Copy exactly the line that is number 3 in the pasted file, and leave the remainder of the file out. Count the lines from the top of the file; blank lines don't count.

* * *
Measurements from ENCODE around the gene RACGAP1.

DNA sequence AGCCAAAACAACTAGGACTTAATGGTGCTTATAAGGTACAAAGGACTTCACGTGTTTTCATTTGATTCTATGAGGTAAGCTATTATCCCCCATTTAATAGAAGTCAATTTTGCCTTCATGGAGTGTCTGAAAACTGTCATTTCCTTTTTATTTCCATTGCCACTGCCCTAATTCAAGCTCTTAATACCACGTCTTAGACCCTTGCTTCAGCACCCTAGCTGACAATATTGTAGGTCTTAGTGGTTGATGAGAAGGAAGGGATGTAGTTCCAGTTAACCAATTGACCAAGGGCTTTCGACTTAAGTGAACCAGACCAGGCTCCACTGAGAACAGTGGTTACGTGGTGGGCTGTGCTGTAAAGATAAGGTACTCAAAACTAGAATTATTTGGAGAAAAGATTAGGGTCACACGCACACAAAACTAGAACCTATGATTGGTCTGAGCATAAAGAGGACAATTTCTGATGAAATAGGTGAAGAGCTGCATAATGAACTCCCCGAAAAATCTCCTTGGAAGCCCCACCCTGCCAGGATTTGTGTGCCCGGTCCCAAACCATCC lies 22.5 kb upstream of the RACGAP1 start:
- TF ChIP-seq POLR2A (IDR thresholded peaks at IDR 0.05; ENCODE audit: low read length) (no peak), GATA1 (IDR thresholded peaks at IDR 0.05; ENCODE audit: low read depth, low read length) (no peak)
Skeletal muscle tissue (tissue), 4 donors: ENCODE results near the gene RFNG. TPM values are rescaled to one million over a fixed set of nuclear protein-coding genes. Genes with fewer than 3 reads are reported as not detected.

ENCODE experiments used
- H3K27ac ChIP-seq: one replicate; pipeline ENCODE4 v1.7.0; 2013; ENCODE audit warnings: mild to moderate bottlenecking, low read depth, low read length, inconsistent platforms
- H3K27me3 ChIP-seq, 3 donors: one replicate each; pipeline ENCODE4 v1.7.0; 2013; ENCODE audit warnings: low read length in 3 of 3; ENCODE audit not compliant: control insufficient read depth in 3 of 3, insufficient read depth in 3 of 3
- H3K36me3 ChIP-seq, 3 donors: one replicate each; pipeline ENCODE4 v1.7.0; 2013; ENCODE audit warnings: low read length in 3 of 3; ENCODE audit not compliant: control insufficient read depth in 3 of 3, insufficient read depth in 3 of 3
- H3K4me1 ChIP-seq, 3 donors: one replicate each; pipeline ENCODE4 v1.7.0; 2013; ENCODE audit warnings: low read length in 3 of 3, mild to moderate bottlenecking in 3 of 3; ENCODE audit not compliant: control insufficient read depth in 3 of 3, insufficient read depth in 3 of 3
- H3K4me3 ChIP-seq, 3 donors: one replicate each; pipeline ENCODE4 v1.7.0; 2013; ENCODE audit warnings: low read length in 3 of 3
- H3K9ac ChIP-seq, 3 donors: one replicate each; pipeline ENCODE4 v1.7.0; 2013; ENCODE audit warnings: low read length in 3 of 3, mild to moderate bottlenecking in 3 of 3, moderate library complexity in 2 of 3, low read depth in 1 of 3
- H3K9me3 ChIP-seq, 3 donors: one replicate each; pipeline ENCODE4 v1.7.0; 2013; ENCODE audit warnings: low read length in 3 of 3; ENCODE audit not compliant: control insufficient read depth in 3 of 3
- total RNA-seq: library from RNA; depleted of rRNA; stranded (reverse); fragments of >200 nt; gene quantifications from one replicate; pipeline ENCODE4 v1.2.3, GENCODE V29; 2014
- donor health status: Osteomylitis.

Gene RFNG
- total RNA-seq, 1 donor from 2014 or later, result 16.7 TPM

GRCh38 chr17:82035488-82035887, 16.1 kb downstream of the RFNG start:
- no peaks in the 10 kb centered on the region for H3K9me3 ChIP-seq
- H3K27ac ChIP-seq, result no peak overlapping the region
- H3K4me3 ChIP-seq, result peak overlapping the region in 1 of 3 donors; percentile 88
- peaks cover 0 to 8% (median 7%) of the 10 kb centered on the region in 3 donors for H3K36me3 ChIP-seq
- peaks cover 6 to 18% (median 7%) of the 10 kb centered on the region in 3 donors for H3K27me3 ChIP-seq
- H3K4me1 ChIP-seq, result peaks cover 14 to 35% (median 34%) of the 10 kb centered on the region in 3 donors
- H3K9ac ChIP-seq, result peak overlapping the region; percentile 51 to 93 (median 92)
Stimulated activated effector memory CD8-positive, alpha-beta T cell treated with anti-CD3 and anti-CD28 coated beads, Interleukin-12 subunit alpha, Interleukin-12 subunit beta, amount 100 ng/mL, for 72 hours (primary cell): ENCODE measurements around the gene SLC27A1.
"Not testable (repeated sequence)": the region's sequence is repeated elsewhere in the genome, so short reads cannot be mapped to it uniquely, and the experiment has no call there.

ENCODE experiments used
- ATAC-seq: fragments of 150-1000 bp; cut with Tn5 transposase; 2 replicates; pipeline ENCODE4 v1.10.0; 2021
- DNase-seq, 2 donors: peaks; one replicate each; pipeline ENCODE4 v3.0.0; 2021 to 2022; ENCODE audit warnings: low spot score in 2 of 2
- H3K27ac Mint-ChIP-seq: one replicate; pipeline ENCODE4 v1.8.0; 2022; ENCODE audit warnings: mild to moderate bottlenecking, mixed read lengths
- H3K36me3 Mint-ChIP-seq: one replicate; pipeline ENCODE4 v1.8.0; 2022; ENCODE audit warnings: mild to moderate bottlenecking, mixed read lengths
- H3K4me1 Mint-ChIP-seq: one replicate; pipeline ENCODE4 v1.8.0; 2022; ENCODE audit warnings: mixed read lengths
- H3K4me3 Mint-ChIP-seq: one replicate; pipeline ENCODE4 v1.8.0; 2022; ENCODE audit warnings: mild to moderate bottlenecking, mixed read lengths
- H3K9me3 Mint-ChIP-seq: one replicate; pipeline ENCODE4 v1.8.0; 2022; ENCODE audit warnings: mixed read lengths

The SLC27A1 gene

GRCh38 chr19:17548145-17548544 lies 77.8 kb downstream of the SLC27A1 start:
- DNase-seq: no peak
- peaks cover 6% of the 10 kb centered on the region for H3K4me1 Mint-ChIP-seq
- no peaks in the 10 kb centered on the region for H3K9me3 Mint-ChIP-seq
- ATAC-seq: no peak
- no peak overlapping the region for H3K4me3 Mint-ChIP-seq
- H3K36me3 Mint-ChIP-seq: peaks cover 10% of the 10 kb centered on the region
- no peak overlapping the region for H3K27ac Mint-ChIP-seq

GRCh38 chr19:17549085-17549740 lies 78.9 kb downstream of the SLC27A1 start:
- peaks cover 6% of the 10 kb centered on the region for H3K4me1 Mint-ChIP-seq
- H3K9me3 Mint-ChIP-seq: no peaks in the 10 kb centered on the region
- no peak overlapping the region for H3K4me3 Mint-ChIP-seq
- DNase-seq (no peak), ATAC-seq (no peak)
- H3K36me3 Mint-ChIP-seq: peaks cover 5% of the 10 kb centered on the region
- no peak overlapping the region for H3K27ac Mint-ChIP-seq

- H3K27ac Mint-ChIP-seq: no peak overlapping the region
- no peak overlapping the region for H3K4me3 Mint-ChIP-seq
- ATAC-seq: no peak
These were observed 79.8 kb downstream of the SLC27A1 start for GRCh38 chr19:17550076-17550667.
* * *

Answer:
- TF ChIP-seq POLR2A (IDR thresholded peaks at IDR 0.05; ENCODE audit: low read length) (no peak), GATA1 (IDR thresholded peaks at IDR 0.05; ENCODE audit: low read depth, low read length) (no peak)